Nate Silver and college football

I thought Nate Silver only looked at professional sports. I was wrong – here is a cool interactive web page he has put together for college football. The numbers don’t always give you the answers you want to hear though – even if my beloved Gators somehow win all the rest of their games, which would include beating Alabama in the conference championship game, he gives them only a 13% chance of winning the national championship. Another nice thing about Nate Silver – he always explains his methodology.

We’ll be updating the numbers twice weekly: first, on Sunday morning (or very late Saturday evening) after the week’s games are complete; and second, on Tuesday evening after the new committee rankings come out. In addition to a probabilistic estimate of each team’s chances of winning its conference, making the playoff, and winning the national championship, we’ll also list three inputs to the model: their current committee ranking, FPI, and Elo. Let me explain the role that each of these play…

FPI is ESPN’s Football Power Index. We consider it the best predictor of future college games so that’s the role it plays in the model: if we say Team A has a 72 percent chance of beating Team B, that prediction is derived from FPI. Technically speaking, we’re using a simplified version of FPI that accounts for only each team’s current rating and home field advantage; the FPI-based predictons you see on may differ slightly because they also account for travel distance and days of rest…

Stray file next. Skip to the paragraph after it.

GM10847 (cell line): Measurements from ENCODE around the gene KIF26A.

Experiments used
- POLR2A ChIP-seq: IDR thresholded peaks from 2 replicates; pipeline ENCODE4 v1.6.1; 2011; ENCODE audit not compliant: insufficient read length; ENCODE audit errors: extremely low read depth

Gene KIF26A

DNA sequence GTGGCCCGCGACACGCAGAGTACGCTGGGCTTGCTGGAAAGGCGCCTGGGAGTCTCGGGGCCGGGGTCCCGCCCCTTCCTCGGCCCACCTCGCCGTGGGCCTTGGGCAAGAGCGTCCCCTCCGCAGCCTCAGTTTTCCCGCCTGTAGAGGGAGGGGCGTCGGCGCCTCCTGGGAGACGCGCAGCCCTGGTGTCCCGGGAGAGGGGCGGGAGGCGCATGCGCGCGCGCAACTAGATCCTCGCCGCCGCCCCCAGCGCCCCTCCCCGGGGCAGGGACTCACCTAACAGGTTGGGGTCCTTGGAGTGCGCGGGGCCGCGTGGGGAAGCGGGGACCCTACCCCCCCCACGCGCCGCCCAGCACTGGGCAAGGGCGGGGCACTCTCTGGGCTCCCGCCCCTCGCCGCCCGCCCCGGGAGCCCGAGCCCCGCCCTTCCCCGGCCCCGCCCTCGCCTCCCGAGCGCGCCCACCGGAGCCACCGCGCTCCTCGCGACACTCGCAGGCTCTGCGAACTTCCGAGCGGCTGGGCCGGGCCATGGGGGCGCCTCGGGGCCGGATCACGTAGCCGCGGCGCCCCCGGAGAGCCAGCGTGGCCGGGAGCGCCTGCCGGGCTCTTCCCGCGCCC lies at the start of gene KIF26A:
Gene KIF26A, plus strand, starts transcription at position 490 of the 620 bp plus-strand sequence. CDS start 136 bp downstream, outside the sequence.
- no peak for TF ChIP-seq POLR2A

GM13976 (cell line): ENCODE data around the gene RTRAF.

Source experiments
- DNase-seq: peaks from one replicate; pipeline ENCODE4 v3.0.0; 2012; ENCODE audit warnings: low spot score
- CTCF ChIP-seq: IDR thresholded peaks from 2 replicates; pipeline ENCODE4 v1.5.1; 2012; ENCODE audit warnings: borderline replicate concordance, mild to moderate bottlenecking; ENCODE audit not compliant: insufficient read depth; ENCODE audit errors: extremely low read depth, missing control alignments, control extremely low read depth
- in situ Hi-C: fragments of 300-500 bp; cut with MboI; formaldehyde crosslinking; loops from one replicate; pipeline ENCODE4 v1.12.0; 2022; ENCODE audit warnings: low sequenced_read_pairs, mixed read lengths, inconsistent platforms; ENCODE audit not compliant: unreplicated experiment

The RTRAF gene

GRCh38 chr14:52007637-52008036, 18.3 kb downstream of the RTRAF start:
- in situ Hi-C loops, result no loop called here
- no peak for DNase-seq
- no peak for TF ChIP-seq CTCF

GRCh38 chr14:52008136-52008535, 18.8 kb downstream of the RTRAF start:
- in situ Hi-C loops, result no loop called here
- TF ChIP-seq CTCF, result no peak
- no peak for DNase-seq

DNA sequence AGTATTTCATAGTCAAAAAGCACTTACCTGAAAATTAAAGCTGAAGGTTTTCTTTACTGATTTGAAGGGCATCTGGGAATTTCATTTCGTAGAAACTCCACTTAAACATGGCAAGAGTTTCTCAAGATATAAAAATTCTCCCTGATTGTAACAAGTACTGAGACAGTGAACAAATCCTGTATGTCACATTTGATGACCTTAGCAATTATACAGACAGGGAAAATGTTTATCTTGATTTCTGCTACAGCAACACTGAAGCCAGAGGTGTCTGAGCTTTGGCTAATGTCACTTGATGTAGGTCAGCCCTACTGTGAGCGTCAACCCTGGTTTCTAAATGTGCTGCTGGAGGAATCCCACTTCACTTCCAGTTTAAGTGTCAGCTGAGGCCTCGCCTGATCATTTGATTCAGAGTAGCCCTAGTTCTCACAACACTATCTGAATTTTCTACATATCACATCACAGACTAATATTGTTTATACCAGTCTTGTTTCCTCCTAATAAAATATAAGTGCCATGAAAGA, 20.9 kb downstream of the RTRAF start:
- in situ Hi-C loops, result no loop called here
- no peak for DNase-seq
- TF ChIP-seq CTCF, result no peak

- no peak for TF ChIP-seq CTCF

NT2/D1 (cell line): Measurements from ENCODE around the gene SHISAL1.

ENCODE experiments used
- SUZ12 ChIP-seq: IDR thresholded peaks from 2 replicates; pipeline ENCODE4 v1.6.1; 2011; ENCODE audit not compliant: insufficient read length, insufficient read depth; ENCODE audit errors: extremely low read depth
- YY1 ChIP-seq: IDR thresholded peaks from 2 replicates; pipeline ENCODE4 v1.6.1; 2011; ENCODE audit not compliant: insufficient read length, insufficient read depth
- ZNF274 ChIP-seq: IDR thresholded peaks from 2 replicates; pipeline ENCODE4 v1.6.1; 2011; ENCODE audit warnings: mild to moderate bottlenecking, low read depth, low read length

Our college football Elo ratings are a little different, however. Instead of being designed to maximize predictive accuracy — we have FPI for that — they’re designed to mimic how humans rank the teams instead.4 Their parameters are set so as to place a lot of emphasis on strength of schedule and especially on recent “big wins,” because that’s what human voters have historically done too. They aren’t very forgiving of losses, conversely, even if they came by a narrow margin under tough circumstances. And they assume that, instead of everyone starting with a truly blank slate, human beings look a little bit at how a team fared in previous seasons. Alabama is more likely to get the benefit of the doubt than Vanderbilt, for example, other factors held equal.

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